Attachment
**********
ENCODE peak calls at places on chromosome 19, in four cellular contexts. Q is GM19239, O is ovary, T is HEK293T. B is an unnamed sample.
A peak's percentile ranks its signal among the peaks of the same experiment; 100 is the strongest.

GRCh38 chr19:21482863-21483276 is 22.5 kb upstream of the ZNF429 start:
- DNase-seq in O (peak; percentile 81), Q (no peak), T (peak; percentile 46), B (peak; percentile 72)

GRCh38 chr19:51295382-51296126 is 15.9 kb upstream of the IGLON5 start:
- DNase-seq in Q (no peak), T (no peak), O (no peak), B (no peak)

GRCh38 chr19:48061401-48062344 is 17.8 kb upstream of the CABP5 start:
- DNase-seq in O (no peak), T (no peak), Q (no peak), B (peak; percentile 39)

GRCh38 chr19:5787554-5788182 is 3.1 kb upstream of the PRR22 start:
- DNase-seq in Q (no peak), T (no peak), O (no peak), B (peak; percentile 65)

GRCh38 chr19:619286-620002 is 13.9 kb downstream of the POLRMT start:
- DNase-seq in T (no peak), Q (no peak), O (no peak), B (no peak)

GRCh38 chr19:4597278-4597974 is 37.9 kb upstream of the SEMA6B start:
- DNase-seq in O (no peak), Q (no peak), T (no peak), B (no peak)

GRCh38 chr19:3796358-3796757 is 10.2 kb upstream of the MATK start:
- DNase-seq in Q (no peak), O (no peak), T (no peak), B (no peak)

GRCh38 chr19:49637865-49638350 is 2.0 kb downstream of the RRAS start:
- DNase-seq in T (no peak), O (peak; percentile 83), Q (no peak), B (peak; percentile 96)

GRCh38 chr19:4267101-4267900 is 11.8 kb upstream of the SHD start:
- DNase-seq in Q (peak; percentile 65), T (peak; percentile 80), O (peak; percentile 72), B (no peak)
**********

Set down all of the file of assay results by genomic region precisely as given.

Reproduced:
ENCODE peak calls at places on chromosome 19, in four cellular contexts. Q is GM19239, O is ovary, T is HEK293T. B is an unnamed sample.
A peak's percentile ranks its signal among the peaks of the same experiment; 100 is the strongest.

GRCh38 chr19:21482863-21483276 is 22.5 kb upstream of the ZNF429 start:
- DNase-seq in O (peak; percentile 81), Q (no peak), T (peak; percentile 46), B (peak; percentile 72)

GRCh38 chr19:51295382-51296126 is 15.9 kb upstream of the IGLON5 start:
- DNase-seq in Q (no peak), T (no peak), O (no peak), B (no peak)

GRCh38 chr19:48061401-48062344 is 17.8 kb upstream of the CABP5 start:
- DNase-seq in O (no peak), T (no peak), Q (no peak), B (peak; percentile 39)

GRCh38 chr19:5787554-5788182 is 3.1 kb upstream of the PRR22 start:
- DNase-seq in Q (no peak), T (no peak), O (no peak), B (peak; percentile 65)

GRCh38 chr19:619286-620002 is 13.9 kb downstream of the POLRMT start:
- DNase-seq in T (no peak), Q (no peak), O (no peak), B (no peak)

GRCh38 chr19:4597278-4597974 is 37.9 kb upstream of the SEMA6B start:
- DNase-seq in O (no peak), Q (no peak), T (no peak), B (no peak)

GRCh38 chr19:3796358-3796757 is 10.2 kb upstream of the MATK start:
- DNase-seq in Q (no peak), O (no peak), T (no peak), B (no peak)

GRCh38 chr19:49637865-49638350 is 2.0 kb downstream of the RRAS start:
- DNase-seq in T (no peak), O (peak; percentile 83), Q (no peak), B (peak; percentile 96)

GRCh38 chr19:4267101-4267900 is 11.8 kb upstream of the SHD start:
- DNase-seq in Q (peak; percentile 65), T (peak; percentile 80), O (peak; percentile 72), B (no peak)